World’s biggest floating solar power farms planned in Thailand

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World’s Biggest Floating Solar Power Farms Planned In ThailandThailand plans to build the world’s largest floating solar farms to boost the country’s share of clean energy, Bloomberg News cited Thepparat Theppitak, a deputy governor of state-run Electricity Generating Authority of Thailand (EGAT).

He said EGAT will float 16 solar farms with a combined capacity of more than 2.7 gigawatts on nine of its hydroelectric dam reservoirs by 2037. Several of the proposed projects are more than double the size of the world’s largest floating system now and the venture dwarfs the 1.3 gigawatts of generation from such farms currently installed globally.

The plan represents an ambitious bet for Thailand on floating solar, which tends to be more expensive than the ground-mounted units that dominate the sector. If EGAT builds all its proposed projects, the company says floating solar will account for ten per cent of the country’s clean energy sources.

Locating the plants at existing hydropower reservoirs means the utility won’t need to spend as much on infrastructure tying it into the grid and the system will improve the overall output of the hydropower plants, Thepparat noted. In the future, the company will also use lithium-ion batteries to store electricity produced by the floating plants.

The bidding for the first floating solar project will begin in May this year and will be open to international companies, with the budget set at two billion baht ($63 million) for a 45 megawatt farm at Sirindhorn Dam in northeast Thailand. That plant is expected to come online next year.

Half of EGAT’s 16 planned floating plants would be larger than what is now the world’s biggest, a 150-megawatt system floating above a collapsed coal mine in China. Thailand’s biggest will be a 325-megawatt farm at Sirikit Dam in northern Thailand, scheduled to be completed in 2035.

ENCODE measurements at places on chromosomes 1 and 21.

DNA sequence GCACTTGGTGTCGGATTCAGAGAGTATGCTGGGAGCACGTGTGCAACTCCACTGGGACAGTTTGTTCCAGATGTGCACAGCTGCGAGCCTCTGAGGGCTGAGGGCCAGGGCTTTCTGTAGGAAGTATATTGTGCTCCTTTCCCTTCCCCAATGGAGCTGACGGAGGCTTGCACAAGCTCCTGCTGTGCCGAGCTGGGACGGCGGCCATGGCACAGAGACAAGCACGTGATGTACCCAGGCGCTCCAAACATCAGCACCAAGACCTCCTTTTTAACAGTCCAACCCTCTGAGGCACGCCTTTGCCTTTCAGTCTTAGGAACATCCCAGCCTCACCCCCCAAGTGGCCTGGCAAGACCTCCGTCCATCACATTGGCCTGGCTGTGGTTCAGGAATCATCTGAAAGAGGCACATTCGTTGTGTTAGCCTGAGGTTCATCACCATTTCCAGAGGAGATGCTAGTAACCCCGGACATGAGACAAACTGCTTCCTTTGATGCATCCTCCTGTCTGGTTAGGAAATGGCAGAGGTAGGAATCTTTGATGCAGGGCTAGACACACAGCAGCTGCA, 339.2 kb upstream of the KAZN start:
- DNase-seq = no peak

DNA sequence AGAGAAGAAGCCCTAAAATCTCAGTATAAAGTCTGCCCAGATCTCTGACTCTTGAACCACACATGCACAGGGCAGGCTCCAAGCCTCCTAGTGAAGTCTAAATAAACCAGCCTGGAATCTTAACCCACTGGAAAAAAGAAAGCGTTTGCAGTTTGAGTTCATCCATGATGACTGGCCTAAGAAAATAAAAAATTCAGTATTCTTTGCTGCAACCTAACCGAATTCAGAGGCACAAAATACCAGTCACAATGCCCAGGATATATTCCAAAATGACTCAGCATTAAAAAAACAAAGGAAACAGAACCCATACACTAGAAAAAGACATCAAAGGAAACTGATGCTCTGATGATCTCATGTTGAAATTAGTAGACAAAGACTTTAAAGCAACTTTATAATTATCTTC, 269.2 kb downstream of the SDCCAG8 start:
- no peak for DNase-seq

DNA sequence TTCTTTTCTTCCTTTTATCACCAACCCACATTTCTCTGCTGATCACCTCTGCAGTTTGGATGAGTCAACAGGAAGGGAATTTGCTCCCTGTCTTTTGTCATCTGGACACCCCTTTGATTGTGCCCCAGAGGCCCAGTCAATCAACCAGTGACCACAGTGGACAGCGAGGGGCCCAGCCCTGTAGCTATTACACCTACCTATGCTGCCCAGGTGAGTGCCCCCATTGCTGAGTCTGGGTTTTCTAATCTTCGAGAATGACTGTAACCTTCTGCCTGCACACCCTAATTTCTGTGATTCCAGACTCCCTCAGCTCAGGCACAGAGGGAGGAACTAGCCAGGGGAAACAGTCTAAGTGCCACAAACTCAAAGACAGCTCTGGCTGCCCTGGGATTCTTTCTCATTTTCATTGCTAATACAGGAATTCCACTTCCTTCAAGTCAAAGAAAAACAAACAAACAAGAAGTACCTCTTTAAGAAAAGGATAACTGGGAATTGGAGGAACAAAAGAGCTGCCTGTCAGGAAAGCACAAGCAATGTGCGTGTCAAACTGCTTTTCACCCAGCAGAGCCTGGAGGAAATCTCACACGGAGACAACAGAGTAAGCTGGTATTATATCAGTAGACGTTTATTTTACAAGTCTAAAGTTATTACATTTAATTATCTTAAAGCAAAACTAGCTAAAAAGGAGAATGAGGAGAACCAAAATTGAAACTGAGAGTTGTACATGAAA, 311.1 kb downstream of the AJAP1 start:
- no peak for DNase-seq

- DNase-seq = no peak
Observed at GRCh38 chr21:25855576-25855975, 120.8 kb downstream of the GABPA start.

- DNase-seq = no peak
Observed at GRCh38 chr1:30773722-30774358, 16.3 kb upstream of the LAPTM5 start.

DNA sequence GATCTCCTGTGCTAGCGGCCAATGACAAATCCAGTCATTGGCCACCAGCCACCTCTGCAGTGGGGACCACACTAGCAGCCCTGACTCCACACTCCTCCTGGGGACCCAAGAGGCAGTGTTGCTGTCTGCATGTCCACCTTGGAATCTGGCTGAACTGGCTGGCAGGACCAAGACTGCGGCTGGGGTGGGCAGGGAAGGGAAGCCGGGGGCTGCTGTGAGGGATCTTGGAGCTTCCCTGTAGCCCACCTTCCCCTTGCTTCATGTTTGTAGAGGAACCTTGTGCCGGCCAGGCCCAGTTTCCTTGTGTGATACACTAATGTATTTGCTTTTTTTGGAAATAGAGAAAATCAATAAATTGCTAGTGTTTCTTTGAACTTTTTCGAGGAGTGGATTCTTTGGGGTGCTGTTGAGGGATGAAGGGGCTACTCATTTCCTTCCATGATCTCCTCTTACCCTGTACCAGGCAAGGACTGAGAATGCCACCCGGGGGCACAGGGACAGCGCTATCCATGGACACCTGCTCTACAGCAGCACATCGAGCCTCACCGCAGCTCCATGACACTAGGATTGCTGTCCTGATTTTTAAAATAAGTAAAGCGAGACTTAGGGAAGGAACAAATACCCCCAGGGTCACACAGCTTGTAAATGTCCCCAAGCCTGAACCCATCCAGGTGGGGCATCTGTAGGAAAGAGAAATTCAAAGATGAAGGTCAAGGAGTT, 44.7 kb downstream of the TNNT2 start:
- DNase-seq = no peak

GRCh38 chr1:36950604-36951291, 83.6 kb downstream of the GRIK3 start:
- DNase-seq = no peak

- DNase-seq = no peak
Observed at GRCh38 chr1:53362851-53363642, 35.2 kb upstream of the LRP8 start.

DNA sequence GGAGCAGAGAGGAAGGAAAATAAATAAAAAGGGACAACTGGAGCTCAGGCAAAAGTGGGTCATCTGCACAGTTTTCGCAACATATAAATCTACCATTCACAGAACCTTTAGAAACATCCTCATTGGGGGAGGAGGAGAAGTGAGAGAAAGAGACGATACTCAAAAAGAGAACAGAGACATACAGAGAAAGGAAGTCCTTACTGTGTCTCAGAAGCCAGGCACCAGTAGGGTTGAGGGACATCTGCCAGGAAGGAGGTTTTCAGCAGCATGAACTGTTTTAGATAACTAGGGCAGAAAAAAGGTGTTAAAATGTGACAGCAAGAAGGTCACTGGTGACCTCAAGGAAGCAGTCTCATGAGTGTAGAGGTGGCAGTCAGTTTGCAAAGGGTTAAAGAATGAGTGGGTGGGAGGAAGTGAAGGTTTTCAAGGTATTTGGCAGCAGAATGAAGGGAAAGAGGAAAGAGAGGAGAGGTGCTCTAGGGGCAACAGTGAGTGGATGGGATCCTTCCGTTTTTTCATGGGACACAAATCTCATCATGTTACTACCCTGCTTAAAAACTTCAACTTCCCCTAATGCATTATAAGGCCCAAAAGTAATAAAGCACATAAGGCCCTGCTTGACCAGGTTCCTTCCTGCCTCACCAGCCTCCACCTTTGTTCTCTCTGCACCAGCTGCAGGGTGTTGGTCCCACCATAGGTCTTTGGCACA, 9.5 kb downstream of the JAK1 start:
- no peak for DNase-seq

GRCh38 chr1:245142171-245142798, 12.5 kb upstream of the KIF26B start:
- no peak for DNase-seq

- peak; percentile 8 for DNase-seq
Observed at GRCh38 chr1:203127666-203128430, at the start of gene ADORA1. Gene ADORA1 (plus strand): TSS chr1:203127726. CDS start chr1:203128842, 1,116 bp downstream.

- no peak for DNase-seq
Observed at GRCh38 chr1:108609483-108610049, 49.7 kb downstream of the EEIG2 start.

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Reading Time: 1 minute

Thailand plans to build the world’s largest floating solar farms to boost the country’s share of clean energy, Bloomberg News cited Thepparat Theppitak, a deputy governor of state-run Electricity Generating Authority of Thailand (EGAT).

Reading Time: 1 minute

World’s Biggest Floating Solar Power Farms Planned In ThailandThailand plans to build the world’s largest floating solar farms to boost the country’s share of clean energy, Bloomberg News cited Thepparat Theppitak, a deputy governor of state-run Electricity Generating Authority of Thailand (EGAT).

He said EGAT will float 16 solar farms with a combined capacity of more than 2.7 gigawatts on nine of its hydroelectric dam reservoirs by 2037. Several of the proposed projects are more than double the size of the world’s largest floating system now and the venture dwarfs the 1.3 gigawatts of generation from such farms currently installed globally.

The plan represents an ambitious bet for Thailand on floating solar, which tends to be more expensive than the ground-mounted units that dominate the sector. If EGAT builds all its proposed projects, the company says floating solar will account for ten per cent of the country’s clean energy sources.

Locating the plants at existing hydropower reservoirs means the utility won’t need to spend as much on infrastructure tying it into the grid and the system will improve the overall output of the hydropower plants, Thepparat noted. In the future, the company will also use lithium-ion batteries to store electricity produced by the floating plants.

The bidding for the first floating solar project will begin in May this year and will be open to international companies, with the budget set at two billion baht ($63 million) for a 45 megawatt farm at Sirindhorn Dam in northeast Thailand. That plant is expected to come online next year.

Half of EGAT’s 16 planned floating plants would be larger than what is now the world’s biggest, a 150-megawatt system floating above a collapsed coal mine in China. Thailand’s biggest will be a 325-megawatt farm at Sirikit Dam in northern Thailand, scheduled to be completed in 2035.

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